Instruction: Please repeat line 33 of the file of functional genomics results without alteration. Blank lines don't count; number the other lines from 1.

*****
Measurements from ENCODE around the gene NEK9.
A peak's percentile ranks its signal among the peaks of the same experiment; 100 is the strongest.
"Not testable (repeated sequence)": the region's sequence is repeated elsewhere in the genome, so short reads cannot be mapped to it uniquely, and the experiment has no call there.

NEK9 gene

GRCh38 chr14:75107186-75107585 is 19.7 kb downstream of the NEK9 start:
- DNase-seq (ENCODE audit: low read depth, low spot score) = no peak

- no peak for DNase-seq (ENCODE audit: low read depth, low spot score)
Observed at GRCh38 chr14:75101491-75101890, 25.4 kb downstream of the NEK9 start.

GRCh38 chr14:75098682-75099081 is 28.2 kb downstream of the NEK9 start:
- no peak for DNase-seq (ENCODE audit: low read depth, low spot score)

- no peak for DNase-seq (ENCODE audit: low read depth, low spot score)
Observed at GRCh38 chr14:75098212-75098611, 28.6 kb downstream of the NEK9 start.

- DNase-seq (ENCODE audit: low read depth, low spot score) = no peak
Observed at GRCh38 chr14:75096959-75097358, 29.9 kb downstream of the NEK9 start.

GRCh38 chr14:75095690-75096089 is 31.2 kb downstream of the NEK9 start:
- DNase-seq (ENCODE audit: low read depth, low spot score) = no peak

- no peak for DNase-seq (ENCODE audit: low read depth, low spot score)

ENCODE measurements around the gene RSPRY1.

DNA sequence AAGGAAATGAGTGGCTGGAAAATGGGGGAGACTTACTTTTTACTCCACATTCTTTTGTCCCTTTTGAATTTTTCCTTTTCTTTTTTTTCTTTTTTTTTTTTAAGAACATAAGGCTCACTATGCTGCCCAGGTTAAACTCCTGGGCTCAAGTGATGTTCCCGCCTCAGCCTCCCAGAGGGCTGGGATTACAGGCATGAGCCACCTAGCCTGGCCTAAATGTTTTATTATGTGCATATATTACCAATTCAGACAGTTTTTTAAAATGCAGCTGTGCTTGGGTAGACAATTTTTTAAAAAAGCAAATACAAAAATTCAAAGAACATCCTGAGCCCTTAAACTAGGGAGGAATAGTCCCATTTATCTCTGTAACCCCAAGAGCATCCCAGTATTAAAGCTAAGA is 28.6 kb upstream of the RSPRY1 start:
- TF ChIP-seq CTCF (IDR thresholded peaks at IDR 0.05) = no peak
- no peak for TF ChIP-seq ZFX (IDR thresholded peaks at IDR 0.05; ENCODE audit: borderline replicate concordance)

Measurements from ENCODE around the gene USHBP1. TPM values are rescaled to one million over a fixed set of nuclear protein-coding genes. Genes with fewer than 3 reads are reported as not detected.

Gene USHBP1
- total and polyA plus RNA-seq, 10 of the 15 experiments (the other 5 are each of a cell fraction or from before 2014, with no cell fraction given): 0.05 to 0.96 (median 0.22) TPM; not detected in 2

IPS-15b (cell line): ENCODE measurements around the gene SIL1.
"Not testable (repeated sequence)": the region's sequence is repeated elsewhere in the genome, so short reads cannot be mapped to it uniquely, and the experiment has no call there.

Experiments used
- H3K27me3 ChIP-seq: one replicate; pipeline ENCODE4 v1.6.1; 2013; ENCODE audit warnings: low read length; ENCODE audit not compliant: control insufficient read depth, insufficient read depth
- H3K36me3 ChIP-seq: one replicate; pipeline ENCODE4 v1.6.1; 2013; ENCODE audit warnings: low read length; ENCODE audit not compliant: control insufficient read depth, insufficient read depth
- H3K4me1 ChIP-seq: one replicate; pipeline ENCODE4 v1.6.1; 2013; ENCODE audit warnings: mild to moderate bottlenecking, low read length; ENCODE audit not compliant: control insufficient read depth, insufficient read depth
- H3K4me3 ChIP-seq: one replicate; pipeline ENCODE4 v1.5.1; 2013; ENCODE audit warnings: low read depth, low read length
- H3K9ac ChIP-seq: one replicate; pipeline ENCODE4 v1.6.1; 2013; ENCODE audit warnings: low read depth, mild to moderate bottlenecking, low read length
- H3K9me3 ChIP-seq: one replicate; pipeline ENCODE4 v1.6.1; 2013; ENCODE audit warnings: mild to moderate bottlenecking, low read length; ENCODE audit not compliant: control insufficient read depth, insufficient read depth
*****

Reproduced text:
- H3K9me3 ChIP-seq: one replicate; pipeline ENCODE4 v1.6.1; 2013; ENCODE audit warnings: mild to moderate bottlenecking, low read length; ENCODE audit not compliant: control insufficient read depth, insufficient read depth